physical therapy question

SteveGon

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Steve Gonzales
I just saw an orthopedic surgeon due to a painful shoulder which has been bothering me for a year or so. The doctor thinks the problem is muscular and recommended physical therapy. I'm curious as to what this therapy consists of. Does it really help? Also, I work in a restaurant and put in quite a few long shifts. This puts a lot of stress on the old shoulder. Maybe it's time I looked for a better job that would cause less wear and tear on myself?
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[Edited last by SteveGon on October 19, 2001 at 09:42 AM]
 

Julie K

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Physical therapy is great! I dislocated my kneecap and after several months, lost all strength in that leg in addition to having a lot of pain. I did 6 weeks of therapy (knees require a lot - your shoulder should heal up faster) and it helped a lot. My knee is not perfect, but it's a whole lot better.
The therapy can consist of various things: heat, cold, ultrasound, massage, and exercise. The therapist will decide which options to use and will probably give you exercises to do outside the office as well.
Be warned: it's painful. Get a bag of frozen peas (yes, peas) to help. A bag of frozen peas is the best ice-pack there is.
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AdrianJ

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Uhm, I would write a real response but Julie really hit it right on the head. The main key though, is to continue the exercises after your physical therapy sessions are over.
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andrew markworthy

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FWIW, my mum (in her 70s, and with osteoporosis, so I'm not sure how directly comparable her experiences are) is having treatment for a shoulder injury at the moment. She says she feels like she's been put in a tumble drier at the time, but afterwards it feels somewhat better.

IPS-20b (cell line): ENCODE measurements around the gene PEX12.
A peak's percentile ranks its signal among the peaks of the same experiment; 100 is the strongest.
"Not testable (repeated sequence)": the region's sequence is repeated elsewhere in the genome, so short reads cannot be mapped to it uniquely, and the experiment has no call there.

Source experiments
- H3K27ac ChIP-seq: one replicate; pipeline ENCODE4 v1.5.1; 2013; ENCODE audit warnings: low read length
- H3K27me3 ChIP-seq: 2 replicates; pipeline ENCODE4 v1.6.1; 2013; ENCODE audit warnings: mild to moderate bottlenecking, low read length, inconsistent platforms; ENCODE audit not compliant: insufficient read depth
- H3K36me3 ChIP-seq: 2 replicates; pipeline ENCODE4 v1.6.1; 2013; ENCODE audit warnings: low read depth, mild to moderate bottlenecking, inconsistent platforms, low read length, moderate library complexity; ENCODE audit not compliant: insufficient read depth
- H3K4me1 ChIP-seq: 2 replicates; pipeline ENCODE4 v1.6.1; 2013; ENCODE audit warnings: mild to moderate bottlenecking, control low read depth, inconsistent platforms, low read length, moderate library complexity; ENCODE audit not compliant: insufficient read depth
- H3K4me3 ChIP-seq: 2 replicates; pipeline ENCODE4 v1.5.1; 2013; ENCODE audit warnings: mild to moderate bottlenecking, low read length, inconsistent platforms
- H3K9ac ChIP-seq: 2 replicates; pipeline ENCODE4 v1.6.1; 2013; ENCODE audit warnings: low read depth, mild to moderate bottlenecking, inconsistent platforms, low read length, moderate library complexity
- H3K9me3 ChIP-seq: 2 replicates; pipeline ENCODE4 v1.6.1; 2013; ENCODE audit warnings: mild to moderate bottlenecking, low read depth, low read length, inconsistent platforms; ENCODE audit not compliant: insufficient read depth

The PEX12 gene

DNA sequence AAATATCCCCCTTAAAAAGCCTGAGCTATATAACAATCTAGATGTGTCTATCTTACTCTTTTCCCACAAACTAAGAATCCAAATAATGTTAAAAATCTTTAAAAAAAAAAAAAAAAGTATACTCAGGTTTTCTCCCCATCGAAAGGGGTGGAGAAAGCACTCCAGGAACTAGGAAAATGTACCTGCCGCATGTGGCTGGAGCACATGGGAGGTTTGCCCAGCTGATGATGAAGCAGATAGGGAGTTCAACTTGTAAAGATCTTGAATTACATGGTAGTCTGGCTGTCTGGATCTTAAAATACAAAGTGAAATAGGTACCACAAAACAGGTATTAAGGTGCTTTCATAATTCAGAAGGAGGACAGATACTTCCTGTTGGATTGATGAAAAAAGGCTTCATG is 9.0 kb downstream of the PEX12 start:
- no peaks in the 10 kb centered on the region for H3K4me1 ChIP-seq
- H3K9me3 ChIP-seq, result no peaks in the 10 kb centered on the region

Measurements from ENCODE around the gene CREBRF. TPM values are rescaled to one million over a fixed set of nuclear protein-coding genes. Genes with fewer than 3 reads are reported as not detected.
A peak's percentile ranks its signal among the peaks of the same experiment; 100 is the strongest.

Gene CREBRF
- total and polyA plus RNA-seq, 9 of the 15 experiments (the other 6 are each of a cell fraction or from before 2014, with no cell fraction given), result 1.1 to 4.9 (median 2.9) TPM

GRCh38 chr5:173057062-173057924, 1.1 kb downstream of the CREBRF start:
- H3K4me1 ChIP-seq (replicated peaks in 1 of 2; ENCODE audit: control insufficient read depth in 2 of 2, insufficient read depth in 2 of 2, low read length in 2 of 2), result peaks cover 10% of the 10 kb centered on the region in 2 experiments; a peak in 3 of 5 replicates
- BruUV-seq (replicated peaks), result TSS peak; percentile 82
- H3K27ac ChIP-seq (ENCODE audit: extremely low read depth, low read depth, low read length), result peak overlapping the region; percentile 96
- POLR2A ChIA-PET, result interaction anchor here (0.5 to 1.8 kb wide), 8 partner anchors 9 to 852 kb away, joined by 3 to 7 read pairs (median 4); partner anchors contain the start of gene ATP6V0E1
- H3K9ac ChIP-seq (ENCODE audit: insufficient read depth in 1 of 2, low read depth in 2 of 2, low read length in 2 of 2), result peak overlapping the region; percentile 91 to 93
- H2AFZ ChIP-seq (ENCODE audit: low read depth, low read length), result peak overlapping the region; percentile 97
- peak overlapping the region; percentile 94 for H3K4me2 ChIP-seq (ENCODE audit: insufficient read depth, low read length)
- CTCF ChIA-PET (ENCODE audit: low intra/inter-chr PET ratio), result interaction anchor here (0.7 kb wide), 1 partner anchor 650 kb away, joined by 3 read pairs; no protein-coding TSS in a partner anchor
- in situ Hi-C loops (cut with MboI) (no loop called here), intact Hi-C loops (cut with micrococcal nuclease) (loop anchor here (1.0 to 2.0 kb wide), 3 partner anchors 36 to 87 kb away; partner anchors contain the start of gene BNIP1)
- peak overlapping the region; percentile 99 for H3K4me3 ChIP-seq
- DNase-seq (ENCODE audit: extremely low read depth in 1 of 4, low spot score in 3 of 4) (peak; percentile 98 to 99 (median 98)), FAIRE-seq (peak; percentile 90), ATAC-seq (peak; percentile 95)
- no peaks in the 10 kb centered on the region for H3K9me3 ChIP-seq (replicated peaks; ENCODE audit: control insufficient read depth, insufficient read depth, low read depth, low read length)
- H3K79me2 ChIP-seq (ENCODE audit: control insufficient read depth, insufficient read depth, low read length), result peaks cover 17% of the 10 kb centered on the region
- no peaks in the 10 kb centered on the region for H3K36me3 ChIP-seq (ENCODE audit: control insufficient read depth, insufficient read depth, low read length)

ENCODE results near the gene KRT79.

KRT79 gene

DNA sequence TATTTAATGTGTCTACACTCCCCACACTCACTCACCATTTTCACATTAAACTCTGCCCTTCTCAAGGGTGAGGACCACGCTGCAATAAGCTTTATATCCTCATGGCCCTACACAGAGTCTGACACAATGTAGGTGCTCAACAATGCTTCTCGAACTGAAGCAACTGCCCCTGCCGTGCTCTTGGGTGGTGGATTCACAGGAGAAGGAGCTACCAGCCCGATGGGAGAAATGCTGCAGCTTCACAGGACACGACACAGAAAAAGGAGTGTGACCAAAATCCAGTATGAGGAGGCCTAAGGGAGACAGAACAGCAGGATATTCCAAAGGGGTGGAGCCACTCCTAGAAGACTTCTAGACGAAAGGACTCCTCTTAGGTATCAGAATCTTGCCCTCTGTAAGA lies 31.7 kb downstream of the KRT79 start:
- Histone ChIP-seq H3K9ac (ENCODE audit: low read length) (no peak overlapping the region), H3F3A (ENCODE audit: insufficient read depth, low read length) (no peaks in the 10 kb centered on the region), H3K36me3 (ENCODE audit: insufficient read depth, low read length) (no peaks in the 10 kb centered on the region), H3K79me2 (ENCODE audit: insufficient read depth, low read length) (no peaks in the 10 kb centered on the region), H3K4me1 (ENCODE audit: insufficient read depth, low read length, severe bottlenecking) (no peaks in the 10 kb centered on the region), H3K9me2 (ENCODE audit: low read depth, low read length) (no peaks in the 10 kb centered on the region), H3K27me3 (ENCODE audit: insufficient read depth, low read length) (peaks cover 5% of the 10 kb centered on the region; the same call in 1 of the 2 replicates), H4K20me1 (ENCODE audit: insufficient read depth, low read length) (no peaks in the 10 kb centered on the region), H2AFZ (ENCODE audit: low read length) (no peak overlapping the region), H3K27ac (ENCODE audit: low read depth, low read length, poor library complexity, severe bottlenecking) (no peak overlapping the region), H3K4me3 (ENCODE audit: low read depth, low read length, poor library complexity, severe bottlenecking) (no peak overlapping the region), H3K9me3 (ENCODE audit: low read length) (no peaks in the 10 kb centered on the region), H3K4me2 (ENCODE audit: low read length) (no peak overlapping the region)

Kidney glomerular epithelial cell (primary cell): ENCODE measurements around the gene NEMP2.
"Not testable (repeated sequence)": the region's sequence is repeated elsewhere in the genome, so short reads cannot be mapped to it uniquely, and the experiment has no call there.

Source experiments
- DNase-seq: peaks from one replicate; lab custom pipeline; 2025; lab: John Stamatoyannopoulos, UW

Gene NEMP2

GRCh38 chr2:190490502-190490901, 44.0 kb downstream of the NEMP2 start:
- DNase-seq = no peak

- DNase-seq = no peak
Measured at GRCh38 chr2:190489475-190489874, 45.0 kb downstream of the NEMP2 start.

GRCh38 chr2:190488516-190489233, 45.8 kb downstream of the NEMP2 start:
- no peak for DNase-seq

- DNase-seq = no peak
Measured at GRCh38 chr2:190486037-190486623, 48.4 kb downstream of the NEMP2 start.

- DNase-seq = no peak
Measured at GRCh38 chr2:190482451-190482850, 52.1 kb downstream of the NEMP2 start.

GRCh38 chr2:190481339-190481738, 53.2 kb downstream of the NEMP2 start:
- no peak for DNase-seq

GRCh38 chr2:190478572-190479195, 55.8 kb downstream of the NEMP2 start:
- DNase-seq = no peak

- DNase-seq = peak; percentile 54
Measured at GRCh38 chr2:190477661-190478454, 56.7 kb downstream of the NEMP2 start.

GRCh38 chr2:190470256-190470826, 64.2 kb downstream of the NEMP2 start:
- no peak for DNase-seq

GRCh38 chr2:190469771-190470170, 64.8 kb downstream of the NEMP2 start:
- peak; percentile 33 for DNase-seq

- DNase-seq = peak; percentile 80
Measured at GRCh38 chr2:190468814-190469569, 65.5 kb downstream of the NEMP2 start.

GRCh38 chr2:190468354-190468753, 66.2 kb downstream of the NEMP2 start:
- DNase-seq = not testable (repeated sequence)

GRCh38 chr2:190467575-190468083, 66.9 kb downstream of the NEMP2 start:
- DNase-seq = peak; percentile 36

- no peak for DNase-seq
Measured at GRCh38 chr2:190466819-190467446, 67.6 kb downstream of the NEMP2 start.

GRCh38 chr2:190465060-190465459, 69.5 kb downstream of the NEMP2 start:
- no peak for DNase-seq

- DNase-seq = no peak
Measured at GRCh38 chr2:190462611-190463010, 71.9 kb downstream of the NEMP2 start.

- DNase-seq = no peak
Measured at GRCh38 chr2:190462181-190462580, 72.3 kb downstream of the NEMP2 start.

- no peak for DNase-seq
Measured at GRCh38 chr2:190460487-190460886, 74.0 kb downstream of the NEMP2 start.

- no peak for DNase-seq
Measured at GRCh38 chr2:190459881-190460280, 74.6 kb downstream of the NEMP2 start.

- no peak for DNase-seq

Bill Catherall

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Physical therapy is great! I sprained my ankle really bad while playing some sports about 10 years ago. I went to physical therapy twice a day. The therapy procedure for me was (after removing the wrap) ice my ankle in a big tub of ice water, gently stretch the ankle, do some excercises to strengthen it and work out the stiffness, ice it again, get it wrapped up real tight to support it and work out the swelling. In just a matter of a few weeks it was strong enough to walk on again. Unfortunately, I didn't have to continue with the therapy and it took another 6 months for it to be completely pain free. It would swell occasionally. But I kept up the stretching excercises. Now that ankle is stronger than the other. You can even see a difference in size. I can roll it (which usually causes sprains) without injuring it at all.
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DaveF

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Be warned: it's painful.